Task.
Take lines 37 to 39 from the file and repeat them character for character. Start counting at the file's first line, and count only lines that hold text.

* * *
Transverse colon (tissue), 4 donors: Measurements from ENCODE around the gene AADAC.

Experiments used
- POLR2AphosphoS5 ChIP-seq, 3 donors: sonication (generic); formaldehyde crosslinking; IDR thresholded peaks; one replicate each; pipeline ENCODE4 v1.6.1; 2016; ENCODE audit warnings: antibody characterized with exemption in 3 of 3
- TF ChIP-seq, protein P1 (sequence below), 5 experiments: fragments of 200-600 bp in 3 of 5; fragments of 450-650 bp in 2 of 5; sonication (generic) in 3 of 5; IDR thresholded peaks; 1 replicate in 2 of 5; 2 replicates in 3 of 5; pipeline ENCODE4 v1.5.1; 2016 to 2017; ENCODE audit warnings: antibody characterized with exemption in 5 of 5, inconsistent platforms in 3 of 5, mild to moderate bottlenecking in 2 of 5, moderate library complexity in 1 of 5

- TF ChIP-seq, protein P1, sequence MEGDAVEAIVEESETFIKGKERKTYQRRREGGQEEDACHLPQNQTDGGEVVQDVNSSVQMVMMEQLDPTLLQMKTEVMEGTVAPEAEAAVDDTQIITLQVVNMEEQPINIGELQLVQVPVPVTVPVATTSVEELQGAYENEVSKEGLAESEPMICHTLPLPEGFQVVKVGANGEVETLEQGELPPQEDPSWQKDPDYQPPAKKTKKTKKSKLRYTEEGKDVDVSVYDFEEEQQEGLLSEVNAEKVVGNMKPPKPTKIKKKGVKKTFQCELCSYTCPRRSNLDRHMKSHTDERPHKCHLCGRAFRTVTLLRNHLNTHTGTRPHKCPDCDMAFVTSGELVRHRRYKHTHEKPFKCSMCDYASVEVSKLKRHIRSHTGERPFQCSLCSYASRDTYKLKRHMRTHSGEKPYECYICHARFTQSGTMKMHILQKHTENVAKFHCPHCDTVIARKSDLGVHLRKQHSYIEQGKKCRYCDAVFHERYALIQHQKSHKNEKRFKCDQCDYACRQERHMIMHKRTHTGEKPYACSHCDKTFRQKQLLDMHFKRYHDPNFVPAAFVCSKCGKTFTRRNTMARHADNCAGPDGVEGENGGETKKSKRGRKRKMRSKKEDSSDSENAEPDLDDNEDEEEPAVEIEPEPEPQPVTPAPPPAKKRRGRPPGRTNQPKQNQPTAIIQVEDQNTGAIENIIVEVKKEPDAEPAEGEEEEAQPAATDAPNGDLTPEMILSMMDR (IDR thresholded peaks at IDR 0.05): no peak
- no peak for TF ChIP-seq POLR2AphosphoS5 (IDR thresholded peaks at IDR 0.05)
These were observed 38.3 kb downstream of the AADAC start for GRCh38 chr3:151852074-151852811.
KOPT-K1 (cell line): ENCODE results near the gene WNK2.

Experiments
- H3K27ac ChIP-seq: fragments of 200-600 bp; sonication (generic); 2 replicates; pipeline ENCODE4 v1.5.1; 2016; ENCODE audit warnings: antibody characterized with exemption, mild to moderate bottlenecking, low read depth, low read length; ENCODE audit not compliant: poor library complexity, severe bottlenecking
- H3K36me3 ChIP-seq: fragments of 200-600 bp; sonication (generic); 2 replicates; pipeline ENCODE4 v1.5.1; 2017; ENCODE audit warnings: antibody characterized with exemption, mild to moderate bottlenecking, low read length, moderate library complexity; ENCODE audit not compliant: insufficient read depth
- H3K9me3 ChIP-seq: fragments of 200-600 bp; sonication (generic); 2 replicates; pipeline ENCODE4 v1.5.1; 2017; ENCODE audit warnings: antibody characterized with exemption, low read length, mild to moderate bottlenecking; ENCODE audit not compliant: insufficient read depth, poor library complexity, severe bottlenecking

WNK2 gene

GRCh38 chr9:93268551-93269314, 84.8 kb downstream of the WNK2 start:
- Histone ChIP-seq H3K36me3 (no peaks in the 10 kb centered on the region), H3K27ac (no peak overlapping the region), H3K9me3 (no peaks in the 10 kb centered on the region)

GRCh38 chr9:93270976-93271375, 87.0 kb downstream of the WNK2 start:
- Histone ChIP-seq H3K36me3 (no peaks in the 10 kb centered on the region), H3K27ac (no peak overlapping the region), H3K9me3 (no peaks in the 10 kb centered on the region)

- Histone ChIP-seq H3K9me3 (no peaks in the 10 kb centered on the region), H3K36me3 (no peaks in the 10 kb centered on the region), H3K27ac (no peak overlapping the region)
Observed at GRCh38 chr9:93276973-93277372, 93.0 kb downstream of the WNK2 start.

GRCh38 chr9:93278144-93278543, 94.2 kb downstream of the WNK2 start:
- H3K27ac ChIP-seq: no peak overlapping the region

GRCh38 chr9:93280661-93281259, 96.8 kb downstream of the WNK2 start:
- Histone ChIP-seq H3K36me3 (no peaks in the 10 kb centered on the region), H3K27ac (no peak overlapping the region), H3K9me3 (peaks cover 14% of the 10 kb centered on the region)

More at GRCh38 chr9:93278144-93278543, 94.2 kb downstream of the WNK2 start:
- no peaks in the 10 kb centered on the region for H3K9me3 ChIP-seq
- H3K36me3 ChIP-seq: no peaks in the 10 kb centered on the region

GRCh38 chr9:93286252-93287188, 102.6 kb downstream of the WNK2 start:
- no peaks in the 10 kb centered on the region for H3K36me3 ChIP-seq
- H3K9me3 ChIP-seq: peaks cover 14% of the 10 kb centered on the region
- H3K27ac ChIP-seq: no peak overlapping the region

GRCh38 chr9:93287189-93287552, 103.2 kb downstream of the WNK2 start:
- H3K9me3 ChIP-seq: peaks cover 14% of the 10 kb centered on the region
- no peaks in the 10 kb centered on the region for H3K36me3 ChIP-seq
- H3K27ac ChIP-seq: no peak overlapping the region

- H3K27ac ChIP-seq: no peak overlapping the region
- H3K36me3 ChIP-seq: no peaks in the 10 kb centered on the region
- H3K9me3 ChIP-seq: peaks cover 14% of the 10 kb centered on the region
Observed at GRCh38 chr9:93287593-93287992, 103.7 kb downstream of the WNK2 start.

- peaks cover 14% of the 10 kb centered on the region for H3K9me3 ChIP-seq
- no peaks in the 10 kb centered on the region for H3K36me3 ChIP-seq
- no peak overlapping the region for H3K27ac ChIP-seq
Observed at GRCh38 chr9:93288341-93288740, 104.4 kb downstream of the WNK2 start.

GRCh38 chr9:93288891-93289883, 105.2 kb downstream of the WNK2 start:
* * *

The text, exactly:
- H3K9me3 ChIP-seq: peaks cover 14% of the 10 kb centered on the region
Observed at GRCh38 chr9:93287593-93287992, 103.7 kb downstream of the WNK2 start.

- peaks cover 14% of the 10 kb centered on the region for H3K9me3 ChIP-seq